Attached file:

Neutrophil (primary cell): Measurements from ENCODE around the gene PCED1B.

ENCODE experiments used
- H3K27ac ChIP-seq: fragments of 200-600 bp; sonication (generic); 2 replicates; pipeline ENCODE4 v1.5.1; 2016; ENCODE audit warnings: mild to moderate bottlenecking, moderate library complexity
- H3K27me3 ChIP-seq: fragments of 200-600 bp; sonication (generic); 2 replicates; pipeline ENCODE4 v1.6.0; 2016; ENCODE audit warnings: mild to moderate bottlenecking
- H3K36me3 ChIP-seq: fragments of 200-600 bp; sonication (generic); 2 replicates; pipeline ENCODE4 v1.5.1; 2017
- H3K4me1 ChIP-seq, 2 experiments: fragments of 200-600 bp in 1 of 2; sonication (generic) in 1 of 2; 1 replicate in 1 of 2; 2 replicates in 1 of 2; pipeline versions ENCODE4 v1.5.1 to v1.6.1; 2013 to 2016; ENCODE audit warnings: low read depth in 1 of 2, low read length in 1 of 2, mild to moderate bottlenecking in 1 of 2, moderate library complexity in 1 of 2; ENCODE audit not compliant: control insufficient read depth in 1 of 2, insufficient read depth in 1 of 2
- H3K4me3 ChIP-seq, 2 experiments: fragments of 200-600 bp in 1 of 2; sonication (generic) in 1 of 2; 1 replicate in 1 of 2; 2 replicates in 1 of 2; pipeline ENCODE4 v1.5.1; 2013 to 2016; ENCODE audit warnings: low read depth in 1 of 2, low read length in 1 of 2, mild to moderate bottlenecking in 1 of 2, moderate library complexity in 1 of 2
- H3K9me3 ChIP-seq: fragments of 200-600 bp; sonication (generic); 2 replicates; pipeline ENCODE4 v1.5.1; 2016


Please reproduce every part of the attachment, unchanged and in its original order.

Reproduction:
Neutrophil (primary cell): Measurements from ENCODE around the gene PCED1B.

ENCODE experiments used
- H3K27ac ChIP-seq: fragments of 200-600 bp; sonication (generic); 2 replicates; pipeline ENCODE4 v1.5.1; 2016; ENCODE audit warnings: mild to moderate bottlenecking, moderate library complexity
- H3K27me3 ChIP-seq: fragments of 200-600 bp; sonication (generic); 2 replicates; pipeline ENCODE4 v1.6.0; 2016; ENCODE audit warnings: mild to moderate bottlenecking
- H3K36me3 ChIP-seq: fragments of 200-600 bp; sonication (generic); 2 replicates; pipeline ENCODE4 v1.5.1; 2017
- H3K4me1 ChIP-seq, 2 experiments: fragments of 200-600 bp in 1 of 2; sonication (generic) in 1 of 2; 1 replicate in 1 of 2; 2 replicates in 1 of 2; pipeline versions ENCODE4 v1.5.1 to v1.6.1; 2013 to 2016; ENCODE audit warnings: low read depth in 1 of 2, low read length in 1 of 2, mild to moderate bottlenecking in 1 of 2, moderate library complexity in 1 of 2; ENCODE audit not compliant: control insufficient read depth in 1 of 2, insufficient read depth in 1 of 2
- H3K4me3 ChIP-seq, 2 experiments: fragments of 200-600 bp in 1 of 2; sonication (generic) in 1 of 2; 1 replicate in 1 of 2; 2 replicates in 1 of 2; pipeline ENCODE4 v1.5.1; 2013 to 2016; ENCODE audit warnings: low read depth in 1 of 2, low read length in 1 of 2, mild to moderate bottlenecking in 1 of 2, moderate library complexity in 1 of 2
- H3K9me3 ChIP-seq: fragments of 200-600 bp; sonication (generic); 2 replicates; pipeline ENCODE4 v1.5.1; 2016